In summary it can be said that the Incarnation has as its global purpose the doing of God's "will" which, in the context of Hebrews (and perhaps elsewhere in the New Testament), has a connection with the priesthood of Christ. This global purpose can be broken down into two sub-purposes:

1) Bringing about Christ as earthly victim in order to defeat the power of the devil and free mankind from the fear of death. This earthly victimhood of Jesus is achieved in the heavenly victimhood which permits the believer, in an atmosphere of faith-trust, to look on the Eucharistic Christ and see in him the result of faith-trust in God brought to fulfilment by God's gift of the resurrection.

2) Bringing about Christ as heavenly high priest in order to sanctify the believer by announcing God's name of Father in the context of the Christian todi, i.e., the Eucharist. This sanctification is achieved by union with the risen Christ in the faith-trust in God as Father which Christ showed as he offered himself on the cross. ■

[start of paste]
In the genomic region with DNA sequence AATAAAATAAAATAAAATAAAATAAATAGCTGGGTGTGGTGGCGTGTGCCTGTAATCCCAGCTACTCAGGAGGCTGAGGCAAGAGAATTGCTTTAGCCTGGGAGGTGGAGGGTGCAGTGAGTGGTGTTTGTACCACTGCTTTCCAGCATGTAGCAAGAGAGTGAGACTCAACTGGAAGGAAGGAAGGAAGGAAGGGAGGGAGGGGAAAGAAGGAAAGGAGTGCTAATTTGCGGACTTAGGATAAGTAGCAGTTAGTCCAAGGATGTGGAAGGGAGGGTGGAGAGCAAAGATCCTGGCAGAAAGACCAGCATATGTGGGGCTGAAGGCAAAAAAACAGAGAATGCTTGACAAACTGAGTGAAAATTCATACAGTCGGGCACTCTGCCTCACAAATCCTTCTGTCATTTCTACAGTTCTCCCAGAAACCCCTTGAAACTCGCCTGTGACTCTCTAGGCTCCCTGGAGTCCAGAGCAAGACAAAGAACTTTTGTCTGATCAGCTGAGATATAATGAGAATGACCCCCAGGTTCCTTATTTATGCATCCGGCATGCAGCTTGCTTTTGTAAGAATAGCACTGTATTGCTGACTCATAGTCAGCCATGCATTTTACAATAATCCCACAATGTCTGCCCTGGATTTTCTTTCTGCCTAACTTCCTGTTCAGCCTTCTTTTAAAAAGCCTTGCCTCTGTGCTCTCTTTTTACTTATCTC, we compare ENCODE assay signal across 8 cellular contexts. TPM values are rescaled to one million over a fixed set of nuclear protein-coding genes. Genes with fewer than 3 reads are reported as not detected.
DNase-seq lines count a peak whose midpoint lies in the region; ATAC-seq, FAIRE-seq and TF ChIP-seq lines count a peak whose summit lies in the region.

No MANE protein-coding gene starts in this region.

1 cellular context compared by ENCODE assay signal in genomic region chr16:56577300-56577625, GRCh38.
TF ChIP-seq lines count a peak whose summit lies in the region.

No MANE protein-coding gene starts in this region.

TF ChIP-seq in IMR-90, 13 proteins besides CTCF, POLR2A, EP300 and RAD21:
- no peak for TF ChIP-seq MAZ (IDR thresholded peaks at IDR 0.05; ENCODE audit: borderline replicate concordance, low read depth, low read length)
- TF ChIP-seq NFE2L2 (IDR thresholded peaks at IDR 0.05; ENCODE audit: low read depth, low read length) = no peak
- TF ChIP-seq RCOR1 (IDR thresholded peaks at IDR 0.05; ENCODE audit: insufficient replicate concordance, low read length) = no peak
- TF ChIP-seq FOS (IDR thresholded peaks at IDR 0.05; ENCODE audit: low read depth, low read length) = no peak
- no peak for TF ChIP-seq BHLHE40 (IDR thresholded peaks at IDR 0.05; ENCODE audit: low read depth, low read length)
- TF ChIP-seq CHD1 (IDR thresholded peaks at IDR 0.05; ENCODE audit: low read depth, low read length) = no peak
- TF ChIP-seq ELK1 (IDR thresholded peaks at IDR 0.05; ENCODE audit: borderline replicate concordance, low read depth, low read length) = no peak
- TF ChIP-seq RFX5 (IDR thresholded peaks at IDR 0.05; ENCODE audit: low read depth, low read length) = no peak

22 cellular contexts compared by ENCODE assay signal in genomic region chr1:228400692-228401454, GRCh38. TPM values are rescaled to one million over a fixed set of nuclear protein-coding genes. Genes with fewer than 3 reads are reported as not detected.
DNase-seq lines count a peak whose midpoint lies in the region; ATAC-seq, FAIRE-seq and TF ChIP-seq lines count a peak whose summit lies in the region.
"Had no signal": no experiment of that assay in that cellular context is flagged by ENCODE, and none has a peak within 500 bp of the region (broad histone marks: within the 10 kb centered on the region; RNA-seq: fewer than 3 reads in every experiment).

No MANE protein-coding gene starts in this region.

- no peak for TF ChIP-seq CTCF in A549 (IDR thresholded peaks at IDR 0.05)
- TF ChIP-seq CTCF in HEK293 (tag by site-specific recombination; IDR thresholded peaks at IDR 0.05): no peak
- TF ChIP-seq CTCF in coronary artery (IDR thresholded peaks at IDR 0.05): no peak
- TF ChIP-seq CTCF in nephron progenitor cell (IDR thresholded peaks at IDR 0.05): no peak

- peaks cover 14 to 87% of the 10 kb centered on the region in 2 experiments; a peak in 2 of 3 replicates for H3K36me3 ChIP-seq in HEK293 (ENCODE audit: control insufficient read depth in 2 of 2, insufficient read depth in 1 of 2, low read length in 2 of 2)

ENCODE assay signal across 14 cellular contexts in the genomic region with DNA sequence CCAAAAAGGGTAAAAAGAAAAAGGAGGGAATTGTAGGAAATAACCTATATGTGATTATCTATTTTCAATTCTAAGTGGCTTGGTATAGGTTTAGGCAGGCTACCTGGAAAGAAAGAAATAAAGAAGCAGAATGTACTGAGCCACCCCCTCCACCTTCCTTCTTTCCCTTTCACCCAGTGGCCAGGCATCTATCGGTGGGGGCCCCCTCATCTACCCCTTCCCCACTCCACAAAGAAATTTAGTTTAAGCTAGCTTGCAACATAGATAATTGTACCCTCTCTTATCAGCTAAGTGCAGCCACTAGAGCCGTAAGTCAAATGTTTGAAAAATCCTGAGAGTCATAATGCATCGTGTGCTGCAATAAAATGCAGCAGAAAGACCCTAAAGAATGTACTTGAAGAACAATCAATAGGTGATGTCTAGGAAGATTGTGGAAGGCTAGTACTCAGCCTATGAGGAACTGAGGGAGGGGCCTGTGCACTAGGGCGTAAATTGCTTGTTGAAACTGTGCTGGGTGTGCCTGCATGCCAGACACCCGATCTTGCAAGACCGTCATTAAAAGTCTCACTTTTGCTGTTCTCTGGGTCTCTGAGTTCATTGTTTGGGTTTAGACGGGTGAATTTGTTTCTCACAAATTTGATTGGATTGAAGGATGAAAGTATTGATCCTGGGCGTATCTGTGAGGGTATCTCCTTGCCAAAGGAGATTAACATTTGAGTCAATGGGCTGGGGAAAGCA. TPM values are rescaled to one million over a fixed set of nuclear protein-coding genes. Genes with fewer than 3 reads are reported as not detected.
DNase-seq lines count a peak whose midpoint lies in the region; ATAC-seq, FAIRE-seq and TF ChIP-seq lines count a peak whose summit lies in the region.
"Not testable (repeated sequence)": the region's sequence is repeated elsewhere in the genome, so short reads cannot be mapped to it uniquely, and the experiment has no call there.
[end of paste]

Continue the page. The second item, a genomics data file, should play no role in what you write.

[1] The standard reaction by knowledgeable persons to mention of "the Epistle to the Hebrews" is "Hebrews is not written by St. Paul". The present writer begs to differ from this standard reaction which, of course, expresses the standard view. But for the purposes of the present paper the author is irrelevant. Hebrews is part of the New Testament canon and is the inspired word of God to be received by faith by every believing Roman Catholic.